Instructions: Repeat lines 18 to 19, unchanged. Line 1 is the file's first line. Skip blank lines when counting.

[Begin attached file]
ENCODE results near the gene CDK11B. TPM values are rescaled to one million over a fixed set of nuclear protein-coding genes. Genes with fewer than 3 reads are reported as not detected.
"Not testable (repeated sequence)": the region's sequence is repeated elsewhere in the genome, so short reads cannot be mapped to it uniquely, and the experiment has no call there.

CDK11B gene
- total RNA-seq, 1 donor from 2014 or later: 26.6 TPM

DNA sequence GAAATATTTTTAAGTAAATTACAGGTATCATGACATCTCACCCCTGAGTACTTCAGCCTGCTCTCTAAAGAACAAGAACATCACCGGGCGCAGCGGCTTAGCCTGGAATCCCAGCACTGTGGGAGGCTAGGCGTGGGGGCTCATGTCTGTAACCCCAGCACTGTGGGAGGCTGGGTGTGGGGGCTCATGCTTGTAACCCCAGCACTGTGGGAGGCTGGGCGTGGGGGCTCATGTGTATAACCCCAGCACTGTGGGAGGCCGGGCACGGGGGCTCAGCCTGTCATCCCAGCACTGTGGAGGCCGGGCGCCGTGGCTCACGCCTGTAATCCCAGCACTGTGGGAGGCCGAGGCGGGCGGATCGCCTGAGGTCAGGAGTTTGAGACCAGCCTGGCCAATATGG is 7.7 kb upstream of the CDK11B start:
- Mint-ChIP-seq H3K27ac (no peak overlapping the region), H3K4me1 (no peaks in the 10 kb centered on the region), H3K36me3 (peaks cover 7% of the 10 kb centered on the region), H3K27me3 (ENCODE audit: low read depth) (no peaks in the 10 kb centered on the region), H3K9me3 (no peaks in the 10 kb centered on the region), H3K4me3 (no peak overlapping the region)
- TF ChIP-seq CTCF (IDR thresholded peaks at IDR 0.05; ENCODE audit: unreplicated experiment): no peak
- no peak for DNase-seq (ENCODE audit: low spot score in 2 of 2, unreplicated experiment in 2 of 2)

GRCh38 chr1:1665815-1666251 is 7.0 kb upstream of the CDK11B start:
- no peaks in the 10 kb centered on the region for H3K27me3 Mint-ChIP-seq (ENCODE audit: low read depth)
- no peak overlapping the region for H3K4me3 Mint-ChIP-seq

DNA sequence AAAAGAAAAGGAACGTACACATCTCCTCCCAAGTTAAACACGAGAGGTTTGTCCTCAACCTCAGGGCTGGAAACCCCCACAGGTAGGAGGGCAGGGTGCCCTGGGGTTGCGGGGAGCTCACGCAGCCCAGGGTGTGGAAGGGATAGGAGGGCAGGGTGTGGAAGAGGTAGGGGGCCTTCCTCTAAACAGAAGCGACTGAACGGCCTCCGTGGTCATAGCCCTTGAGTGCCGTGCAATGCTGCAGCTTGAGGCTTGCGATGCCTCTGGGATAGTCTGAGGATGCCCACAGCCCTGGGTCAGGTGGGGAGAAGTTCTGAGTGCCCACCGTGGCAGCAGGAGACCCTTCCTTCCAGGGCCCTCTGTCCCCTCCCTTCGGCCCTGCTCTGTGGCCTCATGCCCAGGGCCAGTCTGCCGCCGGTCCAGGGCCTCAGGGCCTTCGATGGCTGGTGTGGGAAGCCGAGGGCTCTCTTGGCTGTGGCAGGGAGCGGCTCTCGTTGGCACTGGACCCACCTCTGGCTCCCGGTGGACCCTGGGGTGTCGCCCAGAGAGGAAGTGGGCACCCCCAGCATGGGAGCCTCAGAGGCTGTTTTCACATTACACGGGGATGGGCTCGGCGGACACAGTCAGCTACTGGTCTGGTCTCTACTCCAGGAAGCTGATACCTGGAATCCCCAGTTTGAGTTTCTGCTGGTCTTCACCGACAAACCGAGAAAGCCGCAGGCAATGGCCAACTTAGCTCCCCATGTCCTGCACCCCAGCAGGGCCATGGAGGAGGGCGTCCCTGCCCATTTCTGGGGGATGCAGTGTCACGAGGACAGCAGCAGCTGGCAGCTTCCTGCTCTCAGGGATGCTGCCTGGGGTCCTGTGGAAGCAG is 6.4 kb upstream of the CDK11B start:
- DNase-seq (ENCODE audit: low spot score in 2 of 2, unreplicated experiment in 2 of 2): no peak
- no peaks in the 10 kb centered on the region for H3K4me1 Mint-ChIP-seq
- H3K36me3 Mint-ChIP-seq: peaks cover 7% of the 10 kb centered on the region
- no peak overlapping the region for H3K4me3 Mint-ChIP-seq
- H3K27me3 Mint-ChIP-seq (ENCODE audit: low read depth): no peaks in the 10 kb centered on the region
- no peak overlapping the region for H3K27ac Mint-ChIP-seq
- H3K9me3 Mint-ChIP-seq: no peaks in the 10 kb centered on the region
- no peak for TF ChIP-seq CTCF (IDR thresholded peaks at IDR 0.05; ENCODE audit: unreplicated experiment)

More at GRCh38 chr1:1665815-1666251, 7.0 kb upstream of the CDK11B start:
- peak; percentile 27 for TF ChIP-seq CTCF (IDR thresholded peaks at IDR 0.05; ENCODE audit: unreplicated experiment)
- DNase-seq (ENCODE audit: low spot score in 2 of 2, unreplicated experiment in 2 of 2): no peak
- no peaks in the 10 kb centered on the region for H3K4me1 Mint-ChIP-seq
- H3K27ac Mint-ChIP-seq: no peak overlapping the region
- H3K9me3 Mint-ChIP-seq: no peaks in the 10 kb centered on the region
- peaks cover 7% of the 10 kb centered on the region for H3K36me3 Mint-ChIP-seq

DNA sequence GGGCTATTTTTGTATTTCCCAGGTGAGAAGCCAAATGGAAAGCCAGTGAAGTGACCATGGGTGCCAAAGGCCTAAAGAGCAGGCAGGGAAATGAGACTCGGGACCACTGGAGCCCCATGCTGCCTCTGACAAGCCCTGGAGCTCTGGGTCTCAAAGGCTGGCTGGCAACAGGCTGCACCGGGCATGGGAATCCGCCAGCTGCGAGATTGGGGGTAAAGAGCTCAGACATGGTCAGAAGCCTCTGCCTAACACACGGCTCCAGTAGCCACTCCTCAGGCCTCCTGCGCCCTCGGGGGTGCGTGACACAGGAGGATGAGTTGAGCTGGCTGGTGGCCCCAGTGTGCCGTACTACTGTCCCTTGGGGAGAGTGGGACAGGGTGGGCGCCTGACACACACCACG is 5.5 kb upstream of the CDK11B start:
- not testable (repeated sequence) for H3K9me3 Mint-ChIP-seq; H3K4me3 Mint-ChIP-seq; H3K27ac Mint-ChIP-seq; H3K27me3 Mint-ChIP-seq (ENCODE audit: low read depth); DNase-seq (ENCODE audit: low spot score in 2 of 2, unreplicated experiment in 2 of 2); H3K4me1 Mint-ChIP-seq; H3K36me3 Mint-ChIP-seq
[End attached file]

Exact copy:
- no peak overlapping the region for H3K27ac Mint-ChIP-seq
- H3K9me3 Mint-ChIP-seq: no peaks in the 10 kb centered on the region